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Doctors could team up with AI to spot dangerous brain bleeds faster


Scientist

Doctors could team up with AI to spot dangerous brain bleeds faster

By Clare Wilson It can sometimes be tricky to identify a brain haemorrhageZEPHYR/SCIENCE PHOTO LIBRARYAn AI that can spot a brain haemorrhage on an X-ray scan could help diagnose strokes, head injuries and ruptured blood vessels. The software was able to identify signs of bleeding in the head with similar accuracy to radiologists. While computers…

Doctors could team up with AI to spot dangerous brain bleeds faster

By Clare Wilson

Brain haemorrhage X-ray

It can sometimes be tricky to identify a brain haemorrhage

ZEPHYR/SCIENCE PHOTO LIBRARY

An AI that can spot a brain haemorrhage on an X-ray scan could help diagnose strokes, head injuries and ruptured blood vessels. The software was able to identify signs of bleeding in the head with similar accuracy to radiologists.

While computers won’t be replacing doctors any time soon, one area where they are making progress is in identifying signs of disease from images. Software can recognise moles that are likely to be cancerous from photographs, as well as eye damage caused by diabetes from pictures of the back of the eye, with near-human levels of ability.

Now Esther Yuh at the University of California, San Francisco, and her colleagues have developed a program that can interpret CT scans of heads. These involve multiple X-rays taken to create detailed images.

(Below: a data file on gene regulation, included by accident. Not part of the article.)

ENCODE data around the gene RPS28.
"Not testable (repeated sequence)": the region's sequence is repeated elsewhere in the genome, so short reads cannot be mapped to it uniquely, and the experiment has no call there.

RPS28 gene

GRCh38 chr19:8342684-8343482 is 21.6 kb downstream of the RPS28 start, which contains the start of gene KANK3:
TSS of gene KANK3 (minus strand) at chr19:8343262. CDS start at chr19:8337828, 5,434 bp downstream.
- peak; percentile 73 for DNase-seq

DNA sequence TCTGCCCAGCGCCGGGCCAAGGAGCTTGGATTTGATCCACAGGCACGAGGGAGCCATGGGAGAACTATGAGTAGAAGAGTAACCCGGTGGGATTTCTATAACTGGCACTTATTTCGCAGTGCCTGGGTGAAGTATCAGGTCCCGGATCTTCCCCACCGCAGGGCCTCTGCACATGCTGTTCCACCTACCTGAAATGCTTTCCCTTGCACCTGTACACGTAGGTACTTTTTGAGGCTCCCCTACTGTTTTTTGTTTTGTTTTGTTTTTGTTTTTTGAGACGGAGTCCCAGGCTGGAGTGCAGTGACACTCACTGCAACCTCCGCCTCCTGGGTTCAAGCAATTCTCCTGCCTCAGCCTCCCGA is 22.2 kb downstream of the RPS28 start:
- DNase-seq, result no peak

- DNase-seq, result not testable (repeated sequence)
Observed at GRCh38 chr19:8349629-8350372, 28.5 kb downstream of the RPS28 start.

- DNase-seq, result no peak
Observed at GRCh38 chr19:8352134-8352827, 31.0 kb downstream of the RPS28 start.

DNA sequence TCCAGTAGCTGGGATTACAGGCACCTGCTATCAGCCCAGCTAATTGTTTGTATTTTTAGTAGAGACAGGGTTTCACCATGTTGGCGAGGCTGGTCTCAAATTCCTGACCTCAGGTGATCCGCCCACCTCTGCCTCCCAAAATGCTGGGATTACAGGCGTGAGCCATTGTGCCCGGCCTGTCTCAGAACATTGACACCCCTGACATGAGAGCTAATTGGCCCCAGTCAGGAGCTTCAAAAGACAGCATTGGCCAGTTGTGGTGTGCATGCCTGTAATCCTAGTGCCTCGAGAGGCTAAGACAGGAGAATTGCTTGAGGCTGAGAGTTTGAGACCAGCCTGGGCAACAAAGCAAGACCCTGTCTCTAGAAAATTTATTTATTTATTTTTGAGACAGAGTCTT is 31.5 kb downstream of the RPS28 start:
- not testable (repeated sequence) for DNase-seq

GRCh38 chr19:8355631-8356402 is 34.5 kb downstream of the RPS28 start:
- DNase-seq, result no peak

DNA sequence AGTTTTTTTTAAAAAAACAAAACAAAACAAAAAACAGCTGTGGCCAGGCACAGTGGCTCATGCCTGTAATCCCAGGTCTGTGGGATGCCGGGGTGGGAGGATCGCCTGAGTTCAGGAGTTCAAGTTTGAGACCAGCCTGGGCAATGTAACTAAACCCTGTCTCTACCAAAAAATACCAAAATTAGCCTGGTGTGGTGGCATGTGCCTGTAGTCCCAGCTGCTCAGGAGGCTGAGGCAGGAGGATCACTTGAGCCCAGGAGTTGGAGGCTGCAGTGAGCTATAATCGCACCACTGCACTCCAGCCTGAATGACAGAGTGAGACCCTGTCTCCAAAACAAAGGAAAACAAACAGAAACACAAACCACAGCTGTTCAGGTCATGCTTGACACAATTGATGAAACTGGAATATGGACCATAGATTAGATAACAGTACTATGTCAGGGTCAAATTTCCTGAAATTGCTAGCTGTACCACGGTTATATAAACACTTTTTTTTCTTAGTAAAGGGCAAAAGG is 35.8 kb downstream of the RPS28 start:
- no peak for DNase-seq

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If someone goes to hospital with symptoms suggesting brain damage, such as confusion or dizziness, they may have a CT scan of their head. But it can be hard for doctors to identify a tiny area of bleeding from the black and white images, says Yuh.

Her team first trained the software, called PatchFCN, on nearly 4400 head CT scans where the diagnosis was known. When they tested it on a new set of 200 randomly selected images, the AI performed similarly to four radiologists.

Yuh says the software could initially be used alongside doctors to speed up their work, but images would still need checking by a human. “No one’s just going to let it rip yet. We need to validate it in actual clinical practice to show it helps improve performance,” she says.

Journal reference: PNAS, DOI: 10.1073/pnas.1908021116

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